An uncertain future for the construction industry
It is evident that if the UK walks away from the EU at the end of March without a deal in place, it would have an enormously negative impact on the construction industry and the wider economy. With so little time left and still no clarity on where the construction sector will stand with regards to both labour and trade post-Brexit, it is difficult for industry leaders and employers to determine the best course of action to minimise disruption and avoid lasting damage. Until a final decision is made by the UK government and its EU counterparts on Brexit, the future of the construction industry will remain uncertain.
UK construction activity fell during February, ending a ten-month period of sustained expansion, as a drop in commercial building and civil engineering activity was heavily to blame
A soft patch for new orders so far in 2019 meant that job creation remained subdued in February. Survey respondents repeatedly cited concerns about a lack of new construction and infrastructure projects to replace completed contracts.
At 49.5 in February, down from 50.6 in January, the seasonally adjusted IHS Markit/CIPS UK Construction Total Activity Index registered below the 50.0 no-change threshold for the first time since the snow disruptions seen in March 2018.
Residential work was the best performing area of construction activity in February, with growth recorded for the thirteenth month running. However, the rate of expansion was only modest.
Anecdotal evidence from survey respondents suggested that Brexit uncertainty had slowed decision-making on commercial projects and led to subdued client demand so far this year.
Fragile order books and a renewed decline in construction output meant that employment growth remained much softer than seen in the final quarter of 2018. Among those companies reporting an increase in staffing numbers, there were some reports that extra trainees had been taken on to help alleviate skill shortages.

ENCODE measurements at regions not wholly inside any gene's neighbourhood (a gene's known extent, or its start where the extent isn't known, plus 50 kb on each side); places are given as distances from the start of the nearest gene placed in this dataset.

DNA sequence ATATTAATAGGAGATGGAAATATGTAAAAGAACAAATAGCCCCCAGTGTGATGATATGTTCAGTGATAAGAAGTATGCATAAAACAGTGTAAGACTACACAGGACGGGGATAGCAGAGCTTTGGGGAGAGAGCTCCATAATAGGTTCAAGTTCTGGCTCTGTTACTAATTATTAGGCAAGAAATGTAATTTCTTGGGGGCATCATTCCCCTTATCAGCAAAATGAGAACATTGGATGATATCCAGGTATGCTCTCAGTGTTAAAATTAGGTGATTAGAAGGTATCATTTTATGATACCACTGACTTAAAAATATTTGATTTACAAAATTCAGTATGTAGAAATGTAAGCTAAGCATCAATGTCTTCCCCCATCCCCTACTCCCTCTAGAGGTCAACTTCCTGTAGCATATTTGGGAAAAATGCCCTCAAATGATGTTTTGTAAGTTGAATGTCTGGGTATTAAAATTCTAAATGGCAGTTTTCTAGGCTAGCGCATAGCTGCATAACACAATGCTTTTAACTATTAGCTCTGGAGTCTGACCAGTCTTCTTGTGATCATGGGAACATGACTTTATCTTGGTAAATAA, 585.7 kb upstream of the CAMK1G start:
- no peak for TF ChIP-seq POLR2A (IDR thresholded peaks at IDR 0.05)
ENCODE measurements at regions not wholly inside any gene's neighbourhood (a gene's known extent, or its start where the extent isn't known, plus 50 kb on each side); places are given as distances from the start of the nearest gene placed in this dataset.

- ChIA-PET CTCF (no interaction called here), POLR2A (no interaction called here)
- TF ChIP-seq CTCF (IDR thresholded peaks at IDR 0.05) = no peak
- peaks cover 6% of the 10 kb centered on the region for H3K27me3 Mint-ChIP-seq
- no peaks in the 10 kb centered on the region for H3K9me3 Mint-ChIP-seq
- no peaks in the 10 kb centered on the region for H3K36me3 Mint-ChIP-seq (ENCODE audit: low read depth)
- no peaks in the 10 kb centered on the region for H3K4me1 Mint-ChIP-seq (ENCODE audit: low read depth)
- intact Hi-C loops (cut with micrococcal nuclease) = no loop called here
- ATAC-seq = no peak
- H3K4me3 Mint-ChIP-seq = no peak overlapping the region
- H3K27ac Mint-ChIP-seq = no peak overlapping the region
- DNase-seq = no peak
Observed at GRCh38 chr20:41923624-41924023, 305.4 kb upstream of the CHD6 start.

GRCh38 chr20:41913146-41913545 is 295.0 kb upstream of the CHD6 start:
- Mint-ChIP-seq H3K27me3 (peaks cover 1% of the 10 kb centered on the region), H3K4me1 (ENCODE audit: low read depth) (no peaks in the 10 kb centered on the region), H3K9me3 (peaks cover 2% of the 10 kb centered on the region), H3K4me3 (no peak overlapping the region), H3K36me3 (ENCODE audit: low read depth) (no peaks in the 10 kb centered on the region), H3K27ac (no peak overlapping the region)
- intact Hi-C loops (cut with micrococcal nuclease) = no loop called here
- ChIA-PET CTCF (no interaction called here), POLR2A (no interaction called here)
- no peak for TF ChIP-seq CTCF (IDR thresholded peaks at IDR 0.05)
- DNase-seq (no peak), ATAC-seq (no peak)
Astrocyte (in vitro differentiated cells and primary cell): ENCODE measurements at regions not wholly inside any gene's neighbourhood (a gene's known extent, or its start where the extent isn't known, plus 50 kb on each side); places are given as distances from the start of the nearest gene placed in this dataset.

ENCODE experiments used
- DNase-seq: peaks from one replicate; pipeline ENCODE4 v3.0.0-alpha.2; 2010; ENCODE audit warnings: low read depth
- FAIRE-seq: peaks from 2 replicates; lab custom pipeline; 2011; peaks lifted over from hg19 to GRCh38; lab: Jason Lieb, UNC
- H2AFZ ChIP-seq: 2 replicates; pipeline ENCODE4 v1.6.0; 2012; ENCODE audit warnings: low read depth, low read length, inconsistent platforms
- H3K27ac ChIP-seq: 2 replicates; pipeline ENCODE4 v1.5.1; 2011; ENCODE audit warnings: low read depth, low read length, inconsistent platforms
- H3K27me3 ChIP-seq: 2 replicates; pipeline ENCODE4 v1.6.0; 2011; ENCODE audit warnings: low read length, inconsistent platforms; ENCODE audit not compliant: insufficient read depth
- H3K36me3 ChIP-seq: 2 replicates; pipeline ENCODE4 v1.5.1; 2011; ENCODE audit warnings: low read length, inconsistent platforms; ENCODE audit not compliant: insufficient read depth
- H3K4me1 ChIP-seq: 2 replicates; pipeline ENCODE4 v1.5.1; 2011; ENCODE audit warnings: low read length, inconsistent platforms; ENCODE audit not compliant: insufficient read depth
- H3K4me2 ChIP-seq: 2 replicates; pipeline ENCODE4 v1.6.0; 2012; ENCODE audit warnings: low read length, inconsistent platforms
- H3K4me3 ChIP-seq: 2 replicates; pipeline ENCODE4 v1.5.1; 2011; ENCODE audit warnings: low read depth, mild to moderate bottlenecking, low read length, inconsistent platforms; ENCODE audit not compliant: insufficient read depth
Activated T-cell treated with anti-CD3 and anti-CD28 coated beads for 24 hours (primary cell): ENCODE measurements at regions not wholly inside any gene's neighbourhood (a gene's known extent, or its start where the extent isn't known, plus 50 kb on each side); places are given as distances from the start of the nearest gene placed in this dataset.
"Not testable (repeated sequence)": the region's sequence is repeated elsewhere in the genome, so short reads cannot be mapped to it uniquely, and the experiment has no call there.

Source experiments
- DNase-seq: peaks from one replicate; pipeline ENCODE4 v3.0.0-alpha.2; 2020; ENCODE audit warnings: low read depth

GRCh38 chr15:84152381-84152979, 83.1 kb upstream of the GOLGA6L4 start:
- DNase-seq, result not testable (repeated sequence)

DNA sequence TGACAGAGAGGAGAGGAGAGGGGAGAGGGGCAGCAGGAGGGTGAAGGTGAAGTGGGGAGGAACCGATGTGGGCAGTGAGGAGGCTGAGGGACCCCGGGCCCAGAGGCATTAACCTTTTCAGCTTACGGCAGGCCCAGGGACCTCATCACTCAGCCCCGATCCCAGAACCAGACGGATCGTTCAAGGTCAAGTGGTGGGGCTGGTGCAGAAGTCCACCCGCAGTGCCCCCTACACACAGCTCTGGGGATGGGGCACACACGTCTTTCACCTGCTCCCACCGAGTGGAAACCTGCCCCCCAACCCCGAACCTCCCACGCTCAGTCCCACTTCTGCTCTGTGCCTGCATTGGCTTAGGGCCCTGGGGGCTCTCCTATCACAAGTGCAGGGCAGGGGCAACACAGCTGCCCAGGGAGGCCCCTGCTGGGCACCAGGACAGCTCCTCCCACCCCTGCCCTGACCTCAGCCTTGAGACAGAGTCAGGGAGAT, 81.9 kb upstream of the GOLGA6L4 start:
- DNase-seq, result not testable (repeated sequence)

The index measuring business expectations for the year ahead remained positive, but the degree of confidence eased to a four-month low and was well below the long-run survey average.
Input buying fell for the first time since September 2017, reflecting softer demand. However, suppliers’ delivery times lengthened to the greatest extent since last August.
Tim Moore, Economics Associate Director at IHS Markit said: “The UK construction sector moved into decline during February as Brexit anxiety intensified and clients opted to delay decision-making on building projects.
“Construction companies pared back their purchasing activity in response to subdued demand in February, but delivery delays for inputs were among the highest seen over the past four years. Survey respondents noted that stockpiling efforts by the UK manufacturing sector had an adverse impact on transport availability and supplier capacity across the construction supply chain.
“On a more positive note, input price inflation held close to January’s two-and-a-half year low. The slowdown in cost pressures from the peaks seen in the first half of 2018 provides a signal that the worst phase has passed for supplier price hikes related to sterling depreciation.”
A regional breakdown of construction activity in four of Britain’s largest cities outside of London has revealed that building is booming across the country. Despite uncertainty from Brexit and a downturn in the sector in 2018, Leeds, Birmingham, Manchester and Belfast showed sustained or increased activity across all construction subsectors.
With an on-going housing crisis making the property sector in the UK unaffordable for many, homeownership among 25-33 year-olds has halved in the past 20 years, and as a result Britain could be on the verge of a housing market collapse at an incredibly vulnerable economic moment for the nation. At the same time, the British construction sector endured a tumultuous period in light of Brexit pressures, and an economy plagued by sluggish productivity.